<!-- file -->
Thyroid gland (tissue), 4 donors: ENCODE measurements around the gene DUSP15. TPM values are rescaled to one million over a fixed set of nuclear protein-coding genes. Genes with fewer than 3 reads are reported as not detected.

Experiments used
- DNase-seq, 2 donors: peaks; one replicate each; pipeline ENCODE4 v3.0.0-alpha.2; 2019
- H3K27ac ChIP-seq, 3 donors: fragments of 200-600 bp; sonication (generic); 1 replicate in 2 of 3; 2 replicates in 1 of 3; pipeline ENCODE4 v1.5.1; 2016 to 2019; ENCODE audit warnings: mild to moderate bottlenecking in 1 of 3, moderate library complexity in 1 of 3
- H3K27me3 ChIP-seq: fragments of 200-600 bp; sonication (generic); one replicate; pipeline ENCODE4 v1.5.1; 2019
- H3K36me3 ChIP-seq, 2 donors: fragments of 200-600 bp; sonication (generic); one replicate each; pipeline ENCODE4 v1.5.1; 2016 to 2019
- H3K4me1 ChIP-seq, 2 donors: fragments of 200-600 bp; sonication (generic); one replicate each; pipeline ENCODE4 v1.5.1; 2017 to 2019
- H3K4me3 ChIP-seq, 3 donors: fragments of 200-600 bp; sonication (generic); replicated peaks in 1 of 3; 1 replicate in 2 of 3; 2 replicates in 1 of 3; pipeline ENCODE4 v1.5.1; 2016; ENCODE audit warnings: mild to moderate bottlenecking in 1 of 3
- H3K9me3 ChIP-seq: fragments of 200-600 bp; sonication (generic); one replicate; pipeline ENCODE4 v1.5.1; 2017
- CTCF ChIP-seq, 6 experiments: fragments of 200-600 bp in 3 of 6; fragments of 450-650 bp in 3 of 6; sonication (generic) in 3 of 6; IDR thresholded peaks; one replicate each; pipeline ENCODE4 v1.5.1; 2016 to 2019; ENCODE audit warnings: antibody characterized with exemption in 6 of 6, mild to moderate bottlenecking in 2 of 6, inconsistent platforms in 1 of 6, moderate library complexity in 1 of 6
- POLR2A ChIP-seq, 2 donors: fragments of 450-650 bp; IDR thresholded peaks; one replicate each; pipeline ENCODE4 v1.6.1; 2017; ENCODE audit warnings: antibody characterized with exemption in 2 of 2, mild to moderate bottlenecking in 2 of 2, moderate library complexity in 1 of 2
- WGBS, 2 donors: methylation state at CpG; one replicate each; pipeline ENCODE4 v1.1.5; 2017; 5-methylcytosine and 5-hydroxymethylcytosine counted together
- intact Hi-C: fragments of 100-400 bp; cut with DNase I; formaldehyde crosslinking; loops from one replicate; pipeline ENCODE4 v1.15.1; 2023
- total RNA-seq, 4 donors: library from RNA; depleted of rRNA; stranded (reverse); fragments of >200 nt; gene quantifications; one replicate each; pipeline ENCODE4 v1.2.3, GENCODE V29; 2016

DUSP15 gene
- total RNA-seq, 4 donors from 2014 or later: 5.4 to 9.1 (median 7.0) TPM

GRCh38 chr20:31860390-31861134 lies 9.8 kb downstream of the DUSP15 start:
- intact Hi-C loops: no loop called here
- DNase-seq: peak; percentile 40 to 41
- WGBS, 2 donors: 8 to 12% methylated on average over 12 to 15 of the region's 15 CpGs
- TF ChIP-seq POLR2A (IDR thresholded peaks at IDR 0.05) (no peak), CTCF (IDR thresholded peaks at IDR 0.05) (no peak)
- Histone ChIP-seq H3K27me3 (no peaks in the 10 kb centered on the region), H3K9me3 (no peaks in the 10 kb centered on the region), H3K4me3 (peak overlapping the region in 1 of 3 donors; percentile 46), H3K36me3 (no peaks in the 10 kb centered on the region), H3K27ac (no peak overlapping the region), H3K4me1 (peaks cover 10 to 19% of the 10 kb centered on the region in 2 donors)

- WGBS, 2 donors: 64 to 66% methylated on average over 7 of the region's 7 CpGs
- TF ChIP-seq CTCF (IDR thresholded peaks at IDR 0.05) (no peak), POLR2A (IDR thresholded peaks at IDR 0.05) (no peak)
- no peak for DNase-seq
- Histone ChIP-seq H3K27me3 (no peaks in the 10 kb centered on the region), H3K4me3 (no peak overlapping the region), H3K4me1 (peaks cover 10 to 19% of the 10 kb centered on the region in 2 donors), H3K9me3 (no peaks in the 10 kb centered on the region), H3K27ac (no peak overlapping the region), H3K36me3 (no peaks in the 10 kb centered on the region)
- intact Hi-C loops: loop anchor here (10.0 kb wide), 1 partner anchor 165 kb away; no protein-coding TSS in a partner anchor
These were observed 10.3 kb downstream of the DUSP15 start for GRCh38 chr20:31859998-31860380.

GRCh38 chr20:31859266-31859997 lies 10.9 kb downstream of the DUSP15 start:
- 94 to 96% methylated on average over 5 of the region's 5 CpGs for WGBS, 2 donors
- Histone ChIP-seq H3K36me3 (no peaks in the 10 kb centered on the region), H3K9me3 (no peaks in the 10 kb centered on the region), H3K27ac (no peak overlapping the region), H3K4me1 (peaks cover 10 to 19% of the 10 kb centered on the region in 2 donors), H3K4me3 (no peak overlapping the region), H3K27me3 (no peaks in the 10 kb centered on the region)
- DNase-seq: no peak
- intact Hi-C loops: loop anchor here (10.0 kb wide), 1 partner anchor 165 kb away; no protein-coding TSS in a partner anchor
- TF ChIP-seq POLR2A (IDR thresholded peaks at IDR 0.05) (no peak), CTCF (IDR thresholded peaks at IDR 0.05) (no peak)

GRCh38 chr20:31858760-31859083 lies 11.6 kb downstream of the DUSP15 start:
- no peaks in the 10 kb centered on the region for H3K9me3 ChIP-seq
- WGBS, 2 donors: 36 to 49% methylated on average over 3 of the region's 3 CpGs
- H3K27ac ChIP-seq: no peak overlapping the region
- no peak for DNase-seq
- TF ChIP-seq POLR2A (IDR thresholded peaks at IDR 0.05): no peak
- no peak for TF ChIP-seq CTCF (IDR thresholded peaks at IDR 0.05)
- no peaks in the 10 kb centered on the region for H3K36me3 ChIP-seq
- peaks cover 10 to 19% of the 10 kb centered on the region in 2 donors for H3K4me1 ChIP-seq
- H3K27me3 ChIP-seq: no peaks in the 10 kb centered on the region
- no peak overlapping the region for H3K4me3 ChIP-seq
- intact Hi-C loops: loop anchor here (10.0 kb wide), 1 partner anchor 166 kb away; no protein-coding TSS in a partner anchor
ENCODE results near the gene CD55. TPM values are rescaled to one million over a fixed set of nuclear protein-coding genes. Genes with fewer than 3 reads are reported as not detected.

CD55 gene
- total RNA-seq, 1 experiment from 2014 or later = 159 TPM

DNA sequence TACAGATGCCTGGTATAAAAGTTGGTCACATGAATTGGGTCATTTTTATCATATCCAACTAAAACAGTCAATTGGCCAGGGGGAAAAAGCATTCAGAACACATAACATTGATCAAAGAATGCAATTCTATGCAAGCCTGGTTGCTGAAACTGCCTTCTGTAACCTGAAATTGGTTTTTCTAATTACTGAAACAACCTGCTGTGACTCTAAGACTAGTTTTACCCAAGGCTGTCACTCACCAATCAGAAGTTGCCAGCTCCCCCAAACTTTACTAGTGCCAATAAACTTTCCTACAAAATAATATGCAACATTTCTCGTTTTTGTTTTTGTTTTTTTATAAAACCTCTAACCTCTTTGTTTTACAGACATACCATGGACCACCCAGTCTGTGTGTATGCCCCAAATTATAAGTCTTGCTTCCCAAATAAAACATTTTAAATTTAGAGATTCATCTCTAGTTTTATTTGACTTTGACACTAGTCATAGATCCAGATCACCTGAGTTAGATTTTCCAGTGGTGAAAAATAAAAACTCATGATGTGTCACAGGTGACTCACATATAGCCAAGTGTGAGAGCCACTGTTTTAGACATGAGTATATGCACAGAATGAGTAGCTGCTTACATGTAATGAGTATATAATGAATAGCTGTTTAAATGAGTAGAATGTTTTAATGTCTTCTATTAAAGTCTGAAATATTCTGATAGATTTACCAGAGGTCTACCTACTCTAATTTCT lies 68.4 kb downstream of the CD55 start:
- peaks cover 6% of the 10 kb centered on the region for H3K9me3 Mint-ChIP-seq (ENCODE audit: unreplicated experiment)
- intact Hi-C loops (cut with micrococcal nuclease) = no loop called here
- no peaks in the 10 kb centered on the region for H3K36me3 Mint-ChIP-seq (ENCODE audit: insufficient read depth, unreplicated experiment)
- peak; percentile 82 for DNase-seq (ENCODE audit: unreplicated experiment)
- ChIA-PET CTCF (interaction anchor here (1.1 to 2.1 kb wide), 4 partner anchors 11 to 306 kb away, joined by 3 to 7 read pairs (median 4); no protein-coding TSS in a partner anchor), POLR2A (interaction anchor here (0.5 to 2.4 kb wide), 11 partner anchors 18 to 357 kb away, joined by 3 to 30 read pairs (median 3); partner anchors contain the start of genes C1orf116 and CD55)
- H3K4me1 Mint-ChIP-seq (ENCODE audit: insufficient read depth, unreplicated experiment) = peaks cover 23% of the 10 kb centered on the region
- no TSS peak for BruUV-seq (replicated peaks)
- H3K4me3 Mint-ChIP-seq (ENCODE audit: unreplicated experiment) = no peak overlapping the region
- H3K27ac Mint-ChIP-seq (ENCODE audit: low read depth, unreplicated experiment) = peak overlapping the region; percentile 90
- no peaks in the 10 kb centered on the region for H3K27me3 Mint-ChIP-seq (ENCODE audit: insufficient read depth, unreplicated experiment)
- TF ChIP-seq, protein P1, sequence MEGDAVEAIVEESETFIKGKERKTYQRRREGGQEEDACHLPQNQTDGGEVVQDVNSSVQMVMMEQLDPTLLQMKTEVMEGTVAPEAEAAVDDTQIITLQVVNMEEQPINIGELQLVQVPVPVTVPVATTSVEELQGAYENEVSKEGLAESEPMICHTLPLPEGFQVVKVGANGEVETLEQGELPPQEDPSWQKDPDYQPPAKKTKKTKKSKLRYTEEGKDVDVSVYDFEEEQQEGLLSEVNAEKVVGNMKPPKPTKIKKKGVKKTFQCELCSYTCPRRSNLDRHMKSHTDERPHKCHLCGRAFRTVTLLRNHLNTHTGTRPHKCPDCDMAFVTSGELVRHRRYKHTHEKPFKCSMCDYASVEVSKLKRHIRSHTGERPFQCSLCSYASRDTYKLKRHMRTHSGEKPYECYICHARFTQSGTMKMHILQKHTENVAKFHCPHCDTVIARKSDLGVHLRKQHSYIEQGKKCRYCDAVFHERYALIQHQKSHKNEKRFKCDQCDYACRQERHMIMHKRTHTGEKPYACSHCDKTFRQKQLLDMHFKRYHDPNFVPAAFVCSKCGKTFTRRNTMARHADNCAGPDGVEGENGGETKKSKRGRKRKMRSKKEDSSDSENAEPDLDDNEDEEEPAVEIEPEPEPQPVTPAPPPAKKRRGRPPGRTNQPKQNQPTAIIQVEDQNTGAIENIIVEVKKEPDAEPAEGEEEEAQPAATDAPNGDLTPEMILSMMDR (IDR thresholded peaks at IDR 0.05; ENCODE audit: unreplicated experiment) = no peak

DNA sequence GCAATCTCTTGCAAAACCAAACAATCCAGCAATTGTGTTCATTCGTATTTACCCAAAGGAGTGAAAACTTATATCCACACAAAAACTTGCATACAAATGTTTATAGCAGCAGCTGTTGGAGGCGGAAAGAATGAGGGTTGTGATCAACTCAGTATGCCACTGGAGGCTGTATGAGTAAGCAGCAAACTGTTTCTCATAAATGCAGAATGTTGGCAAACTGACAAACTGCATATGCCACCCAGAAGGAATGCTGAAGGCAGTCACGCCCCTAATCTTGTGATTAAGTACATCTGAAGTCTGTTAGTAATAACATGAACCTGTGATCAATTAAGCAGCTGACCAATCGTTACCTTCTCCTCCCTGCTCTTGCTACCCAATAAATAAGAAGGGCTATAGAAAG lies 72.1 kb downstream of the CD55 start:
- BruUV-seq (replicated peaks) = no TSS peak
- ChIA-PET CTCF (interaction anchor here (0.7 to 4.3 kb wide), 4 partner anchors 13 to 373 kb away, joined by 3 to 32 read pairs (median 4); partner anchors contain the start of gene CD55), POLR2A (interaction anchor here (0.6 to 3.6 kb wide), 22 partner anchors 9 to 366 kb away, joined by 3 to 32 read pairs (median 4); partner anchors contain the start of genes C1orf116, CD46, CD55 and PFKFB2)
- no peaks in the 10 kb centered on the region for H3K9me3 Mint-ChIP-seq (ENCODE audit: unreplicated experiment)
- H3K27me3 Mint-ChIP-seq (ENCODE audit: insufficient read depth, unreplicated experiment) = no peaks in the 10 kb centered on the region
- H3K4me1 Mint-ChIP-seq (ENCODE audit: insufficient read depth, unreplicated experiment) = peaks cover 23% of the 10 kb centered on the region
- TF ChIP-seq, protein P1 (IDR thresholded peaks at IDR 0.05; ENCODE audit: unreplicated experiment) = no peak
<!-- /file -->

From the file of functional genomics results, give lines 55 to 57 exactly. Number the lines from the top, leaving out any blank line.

- ChIA-PET CTCF (interaction anchor here (1.1 to 2.1 kb wide), 4 partner anchors 11 to 306 kb away, joined by 3 to 7 read pairs (median 4); no protein-coding TSS in a partner anchor), POLR2A (interaction anchor here (0.5 to 2.4 kb wide), 11 partner anchors 18 to 357 kb away, joined by 3 to 30 read pairs (median 3); partner anchors contain the start of genes C1orf116 and CD55)
- H3K4me1 Mint-ChIP-seq (ENCODE audit: insufficient read depth, unreplicated experiment) = peaks cover 23% of the 10 kb centered on the region
- no TSS peak for BruUV-seq (replicated peaks)